(JTA) – Citing the constitutional principle of separation of powers, France’s justice minister said she would not intervene in the trial of a killer whom French Jews said should be charged with a hate crime.
The minister, Nicole Belloubet, said this at the beginning of a meeting she had with the president of the CRIF umbrella group of French Jewish communities, Francis Kalifat and two of his deputies, CRIF said in a statement. The meeting was about the April 4 slaying of Sarah Halimi, a physician an teacher in her sixties. A neighbour, Kobili Traore, hit her and threw her out of the window of her third-story apartment in Paris.
Traore prayed for Allah during the incident, which he has admitted perpetrating but maintains was the result of temporary insanity. He has no record of mental illness. Halimi’s daughter said Traore had called her, the daughter, a “dirty Jew” in the elevator of her mother’s building.
Kalifat and many other leaders of France’s Jewish community said Traore’s behaviour suggests the killing of Halimi was the result of an anti-Semitic hate crime and demanded he be prosecuted accordingly. However, an indictment filed against him did not mention anti-Semitism or any other aggravating element. CRIF have called this a cover up.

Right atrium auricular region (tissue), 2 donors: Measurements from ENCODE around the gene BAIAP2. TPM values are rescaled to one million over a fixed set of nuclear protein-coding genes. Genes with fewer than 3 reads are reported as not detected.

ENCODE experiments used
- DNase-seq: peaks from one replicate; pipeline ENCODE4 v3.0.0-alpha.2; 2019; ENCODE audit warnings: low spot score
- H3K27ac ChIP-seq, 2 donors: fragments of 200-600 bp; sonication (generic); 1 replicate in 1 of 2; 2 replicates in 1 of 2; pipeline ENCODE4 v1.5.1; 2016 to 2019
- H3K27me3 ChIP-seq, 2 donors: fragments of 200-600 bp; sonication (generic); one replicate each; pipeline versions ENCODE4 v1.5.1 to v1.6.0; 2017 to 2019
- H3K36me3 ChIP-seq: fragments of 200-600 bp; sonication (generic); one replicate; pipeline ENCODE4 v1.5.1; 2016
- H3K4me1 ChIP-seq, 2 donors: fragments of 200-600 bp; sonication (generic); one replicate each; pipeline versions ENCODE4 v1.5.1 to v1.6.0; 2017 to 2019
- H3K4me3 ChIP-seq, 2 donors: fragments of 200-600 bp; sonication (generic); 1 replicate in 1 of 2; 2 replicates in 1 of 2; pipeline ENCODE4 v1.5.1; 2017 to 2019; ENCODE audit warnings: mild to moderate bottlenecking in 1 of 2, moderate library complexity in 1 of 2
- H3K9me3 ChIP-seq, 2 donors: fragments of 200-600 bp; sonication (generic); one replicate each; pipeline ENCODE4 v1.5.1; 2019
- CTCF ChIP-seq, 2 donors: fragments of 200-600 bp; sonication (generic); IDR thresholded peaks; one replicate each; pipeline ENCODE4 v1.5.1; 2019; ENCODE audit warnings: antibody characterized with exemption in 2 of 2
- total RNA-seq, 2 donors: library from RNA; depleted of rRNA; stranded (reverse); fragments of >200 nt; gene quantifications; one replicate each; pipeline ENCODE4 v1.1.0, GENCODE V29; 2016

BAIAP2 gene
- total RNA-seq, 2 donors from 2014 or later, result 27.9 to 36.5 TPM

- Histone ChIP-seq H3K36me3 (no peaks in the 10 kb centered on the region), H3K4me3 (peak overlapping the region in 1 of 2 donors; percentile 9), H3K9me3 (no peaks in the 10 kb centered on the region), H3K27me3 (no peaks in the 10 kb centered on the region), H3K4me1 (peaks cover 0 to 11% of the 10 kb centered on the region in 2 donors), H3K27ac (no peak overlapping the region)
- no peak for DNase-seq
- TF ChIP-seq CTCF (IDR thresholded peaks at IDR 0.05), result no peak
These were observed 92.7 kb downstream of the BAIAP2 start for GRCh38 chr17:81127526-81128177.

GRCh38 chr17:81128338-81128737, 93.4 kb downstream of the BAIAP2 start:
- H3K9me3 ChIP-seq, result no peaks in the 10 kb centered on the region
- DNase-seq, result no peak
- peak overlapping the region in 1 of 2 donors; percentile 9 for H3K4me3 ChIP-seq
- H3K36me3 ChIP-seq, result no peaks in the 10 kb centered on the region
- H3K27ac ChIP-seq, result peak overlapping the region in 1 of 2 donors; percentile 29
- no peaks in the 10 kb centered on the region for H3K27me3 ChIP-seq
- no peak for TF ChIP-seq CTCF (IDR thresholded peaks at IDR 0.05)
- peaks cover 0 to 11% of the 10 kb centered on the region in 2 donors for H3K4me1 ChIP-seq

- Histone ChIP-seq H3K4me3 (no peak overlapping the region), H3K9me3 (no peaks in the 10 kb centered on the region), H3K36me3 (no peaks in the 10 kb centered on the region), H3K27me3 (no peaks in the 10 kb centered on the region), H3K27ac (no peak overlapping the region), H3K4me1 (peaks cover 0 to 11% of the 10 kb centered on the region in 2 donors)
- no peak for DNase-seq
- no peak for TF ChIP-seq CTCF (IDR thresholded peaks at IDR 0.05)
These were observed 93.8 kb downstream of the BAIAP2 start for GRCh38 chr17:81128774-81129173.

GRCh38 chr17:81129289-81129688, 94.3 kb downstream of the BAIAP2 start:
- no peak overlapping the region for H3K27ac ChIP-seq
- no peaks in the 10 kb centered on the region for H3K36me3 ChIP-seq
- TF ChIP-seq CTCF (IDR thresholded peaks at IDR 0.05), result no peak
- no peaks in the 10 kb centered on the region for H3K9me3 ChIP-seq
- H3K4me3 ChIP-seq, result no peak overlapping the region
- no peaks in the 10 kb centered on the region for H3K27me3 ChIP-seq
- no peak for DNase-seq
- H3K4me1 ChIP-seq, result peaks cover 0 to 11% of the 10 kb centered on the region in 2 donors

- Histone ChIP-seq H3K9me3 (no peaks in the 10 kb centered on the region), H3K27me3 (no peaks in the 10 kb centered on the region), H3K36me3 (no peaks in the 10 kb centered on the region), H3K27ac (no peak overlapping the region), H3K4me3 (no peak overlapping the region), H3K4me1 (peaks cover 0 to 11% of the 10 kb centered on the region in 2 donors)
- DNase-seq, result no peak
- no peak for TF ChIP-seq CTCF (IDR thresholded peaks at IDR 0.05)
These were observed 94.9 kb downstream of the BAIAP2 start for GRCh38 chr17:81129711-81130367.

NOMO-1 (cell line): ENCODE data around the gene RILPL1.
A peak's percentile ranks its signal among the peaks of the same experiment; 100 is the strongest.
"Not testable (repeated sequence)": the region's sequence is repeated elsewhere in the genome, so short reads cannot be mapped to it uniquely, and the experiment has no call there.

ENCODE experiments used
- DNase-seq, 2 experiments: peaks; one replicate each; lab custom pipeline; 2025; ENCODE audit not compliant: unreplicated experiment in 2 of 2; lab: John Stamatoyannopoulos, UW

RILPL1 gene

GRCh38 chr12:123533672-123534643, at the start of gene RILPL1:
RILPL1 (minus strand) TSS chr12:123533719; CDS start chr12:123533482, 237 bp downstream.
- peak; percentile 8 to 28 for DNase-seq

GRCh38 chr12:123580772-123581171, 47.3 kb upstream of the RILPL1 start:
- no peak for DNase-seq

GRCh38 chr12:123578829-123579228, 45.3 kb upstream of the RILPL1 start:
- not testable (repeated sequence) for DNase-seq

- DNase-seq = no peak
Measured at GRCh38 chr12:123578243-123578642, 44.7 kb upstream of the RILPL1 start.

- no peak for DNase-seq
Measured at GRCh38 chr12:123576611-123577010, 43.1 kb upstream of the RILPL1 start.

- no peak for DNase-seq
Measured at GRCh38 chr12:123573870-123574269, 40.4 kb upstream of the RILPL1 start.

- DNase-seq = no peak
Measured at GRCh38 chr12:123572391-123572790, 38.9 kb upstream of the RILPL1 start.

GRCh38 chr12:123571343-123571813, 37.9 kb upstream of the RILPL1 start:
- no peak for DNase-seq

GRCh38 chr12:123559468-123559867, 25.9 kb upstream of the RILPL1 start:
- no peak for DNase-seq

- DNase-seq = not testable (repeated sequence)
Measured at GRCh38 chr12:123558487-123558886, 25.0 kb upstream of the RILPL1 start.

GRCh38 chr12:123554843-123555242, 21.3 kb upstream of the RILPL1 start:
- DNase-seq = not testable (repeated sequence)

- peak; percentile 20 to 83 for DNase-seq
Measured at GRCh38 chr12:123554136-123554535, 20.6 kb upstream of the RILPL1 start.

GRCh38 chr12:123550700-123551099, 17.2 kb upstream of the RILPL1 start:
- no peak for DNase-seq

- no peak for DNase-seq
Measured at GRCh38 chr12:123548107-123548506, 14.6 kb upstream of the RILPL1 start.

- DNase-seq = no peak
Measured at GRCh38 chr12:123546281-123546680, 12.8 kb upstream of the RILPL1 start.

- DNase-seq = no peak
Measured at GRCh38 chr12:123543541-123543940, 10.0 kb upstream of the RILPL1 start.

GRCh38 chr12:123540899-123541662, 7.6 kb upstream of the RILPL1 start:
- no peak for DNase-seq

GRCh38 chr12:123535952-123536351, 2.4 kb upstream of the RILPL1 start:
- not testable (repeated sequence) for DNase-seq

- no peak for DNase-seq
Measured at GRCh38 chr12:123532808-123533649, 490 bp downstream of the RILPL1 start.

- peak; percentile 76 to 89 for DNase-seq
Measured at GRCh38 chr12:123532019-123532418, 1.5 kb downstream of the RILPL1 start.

Belloubet said she empathizes with Halimi’s relatives and is following the trial closely, but that she would not intervene, the CRIF statement Tuesday said.
On July 16, French President Emmanuel Macron referenced the Halimi affair, after being urged publicly to do so during a speech by Kalifat. Macron said the judiciary should “make clear the truth” in the case “despite the murderer’s denials.”